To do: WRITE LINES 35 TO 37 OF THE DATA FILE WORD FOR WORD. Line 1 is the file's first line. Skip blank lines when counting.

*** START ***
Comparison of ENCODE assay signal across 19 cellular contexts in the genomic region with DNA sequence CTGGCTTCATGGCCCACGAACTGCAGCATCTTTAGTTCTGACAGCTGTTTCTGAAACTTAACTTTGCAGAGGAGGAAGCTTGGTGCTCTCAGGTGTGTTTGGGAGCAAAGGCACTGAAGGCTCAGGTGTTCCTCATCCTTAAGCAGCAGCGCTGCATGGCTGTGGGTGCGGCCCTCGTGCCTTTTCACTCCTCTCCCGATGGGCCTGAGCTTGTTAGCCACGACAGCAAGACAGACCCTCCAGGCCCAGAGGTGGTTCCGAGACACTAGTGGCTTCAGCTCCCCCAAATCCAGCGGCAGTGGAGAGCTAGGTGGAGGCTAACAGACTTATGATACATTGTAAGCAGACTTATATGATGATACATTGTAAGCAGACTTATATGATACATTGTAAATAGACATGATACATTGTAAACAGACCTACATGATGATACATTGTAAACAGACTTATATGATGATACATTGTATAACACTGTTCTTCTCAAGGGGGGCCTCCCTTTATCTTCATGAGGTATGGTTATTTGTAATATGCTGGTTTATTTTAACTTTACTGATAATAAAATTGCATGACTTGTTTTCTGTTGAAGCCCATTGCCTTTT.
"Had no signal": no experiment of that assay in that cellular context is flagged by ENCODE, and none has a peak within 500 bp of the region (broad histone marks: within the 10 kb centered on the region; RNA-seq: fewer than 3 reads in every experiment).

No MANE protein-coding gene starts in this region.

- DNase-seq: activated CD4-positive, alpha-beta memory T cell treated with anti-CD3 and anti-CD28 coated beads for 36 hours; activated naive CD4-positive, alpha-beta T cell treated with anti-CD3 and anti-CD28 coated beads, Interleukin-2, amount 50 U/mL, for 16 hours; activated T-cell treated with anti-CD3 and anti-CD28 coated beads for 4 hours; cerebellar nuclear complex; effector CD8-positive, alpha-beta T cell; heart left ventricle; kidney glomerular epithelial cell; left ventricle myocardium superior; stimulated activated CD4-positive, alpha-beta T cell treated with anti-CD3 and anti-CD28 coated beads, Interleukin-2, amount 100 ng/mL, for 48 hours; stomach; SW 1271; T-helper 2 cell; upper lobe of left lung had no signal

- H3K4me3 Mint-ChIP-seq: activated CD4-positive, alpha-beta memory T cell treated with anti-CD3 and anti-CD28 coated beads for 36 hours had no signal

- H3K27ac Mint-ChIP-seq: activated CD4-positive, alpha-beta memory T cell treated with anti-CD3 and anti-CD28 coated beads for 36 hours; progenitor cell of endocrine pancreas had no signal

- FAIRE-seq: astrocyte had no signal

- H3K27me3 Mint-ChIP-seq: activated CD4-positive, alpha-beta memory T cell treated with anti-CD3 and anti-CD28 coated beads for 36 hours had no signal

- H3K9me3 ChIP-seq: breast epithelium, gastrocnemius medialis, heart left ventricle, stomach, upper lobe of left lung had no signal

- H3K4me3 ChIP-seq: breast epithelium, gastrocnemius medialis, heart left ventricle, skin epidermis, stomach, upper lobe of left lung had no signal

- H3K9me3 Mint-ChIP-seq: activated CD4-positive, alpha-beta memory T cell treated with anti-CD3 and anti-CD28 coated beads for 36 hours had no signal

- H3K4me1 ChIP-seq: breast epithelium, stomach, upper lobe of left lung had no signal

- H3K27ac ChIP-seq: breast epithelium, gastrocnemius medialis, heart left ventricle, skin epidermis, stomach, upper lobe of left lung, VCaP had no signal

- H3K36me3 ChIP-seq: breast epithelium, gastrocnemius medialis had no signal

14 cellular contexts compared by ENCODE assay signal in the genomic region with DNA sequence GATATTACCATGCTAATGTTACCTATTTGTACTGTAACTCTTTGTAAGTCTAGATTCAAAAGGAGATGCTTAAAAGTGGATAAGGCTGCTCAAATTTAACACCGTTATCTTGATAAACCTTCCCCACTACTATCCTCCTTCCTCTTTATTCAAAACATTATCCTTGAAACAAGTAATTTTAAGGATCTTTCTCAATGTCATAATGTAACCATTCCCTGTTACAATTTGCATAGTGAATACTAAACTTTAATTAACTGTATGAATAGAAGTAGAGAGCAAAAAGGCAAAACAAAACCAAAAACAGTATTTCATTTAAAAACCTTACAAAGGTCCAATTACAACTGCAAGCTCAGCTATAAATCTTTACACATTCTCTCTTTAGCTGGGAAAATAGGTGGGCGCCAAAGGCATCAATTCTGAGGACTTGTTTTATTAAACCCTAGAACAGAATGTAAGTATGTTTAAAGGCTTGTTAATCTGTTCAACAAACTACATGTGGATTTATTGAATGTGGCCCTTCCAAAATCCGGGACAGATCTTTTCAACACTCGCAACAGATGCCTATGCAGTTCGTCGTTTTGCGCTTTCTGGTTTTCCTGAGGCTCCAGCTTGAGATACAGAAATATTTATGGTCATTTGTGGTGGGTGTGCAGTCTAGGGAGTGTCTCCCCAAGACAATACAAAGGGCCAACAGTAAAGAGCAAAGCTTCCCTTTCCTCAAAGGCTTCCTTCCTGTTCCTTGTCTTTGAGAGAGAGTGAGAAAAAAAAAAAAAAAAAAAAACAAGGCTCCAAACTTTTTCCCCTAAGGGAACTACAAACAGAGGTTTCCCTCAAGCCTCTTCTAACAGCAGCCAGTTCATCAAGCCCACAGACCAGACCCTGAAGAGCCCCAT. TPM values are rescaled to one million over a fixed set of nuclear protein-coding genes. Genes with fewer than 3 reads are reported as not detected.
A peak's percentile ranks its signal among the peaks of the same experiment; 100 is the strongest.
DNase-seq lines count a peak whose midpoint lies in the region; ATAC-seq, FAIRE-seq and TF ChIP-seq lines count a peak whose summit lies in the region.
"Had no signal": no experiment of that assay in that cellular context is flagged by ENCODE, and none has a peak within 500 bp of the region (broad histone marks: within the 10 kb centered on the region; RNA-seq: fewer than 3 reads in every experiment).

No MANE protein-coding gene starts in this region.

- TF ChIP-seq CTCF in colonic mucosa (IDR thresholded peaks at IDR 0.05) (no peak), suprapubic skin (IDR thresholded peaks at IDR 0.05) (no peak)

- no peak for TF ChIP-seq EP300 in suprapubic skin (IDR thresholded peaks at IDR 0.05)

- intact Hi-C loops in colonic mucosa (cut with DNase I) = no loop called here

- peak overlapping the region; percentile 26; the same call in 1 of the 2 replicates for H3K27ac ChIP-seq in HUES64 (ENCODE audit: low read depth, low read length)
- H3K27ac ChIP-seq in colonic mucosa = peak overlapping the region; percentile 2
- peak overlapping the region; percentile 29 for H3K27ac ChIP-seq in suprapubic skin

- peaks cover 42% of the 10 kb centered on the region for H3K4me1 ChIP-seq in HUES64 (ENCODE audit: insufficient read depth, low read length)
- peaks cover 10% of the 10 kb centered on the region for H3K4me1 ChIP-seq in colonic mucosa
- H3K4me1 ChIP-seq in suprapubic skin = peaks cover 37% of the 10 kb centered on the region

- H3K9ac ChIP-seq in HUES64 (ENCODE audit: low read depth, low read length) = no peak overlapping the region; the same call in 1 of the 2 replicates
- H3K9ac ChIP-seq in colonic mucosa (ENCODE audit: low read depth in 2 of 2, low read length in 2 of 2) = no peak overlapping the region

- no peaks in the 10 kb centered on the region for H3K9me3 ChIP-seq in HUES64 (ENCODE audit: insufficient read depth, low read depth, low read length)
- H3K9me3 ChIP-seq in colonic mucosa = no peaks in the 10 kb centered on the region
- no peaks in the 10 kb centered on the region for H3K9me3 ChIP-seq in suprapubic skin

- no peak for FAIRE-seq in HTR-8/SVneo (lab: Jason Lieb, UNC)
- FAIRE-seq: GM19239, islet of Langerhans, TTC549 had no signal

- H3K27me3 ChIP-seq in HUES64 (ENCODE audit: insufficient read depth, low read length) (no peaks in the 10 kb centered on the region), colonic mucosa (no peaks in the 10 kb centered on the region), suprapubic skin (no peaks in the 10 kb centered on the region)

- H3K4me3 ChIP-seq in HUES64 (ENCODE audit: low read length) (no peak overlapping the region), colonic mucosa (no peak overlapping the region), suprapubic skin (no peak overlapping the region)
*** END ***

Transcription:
- FAIRE-seq: GM19239, islet of Langerhans, TTC549 had no signal

- H3K27me3 ChIP-seq in HUES64 (ENCODE audit: insufficient read depth, low read length) (no peaks in the 10 kb centered on the region), colonic mucosa (no peaks in the 10 kb centered on the region), suprapubic skin (no peaks in the 10 kb centered on the region)

- H3K4me3 ChIP-seq in HUES64 (ENCODE audit: low read length) (no peak overlapping the region), colonic mucosa (no peak overlapping the region), suprapubic skin (no peak overlapping the region)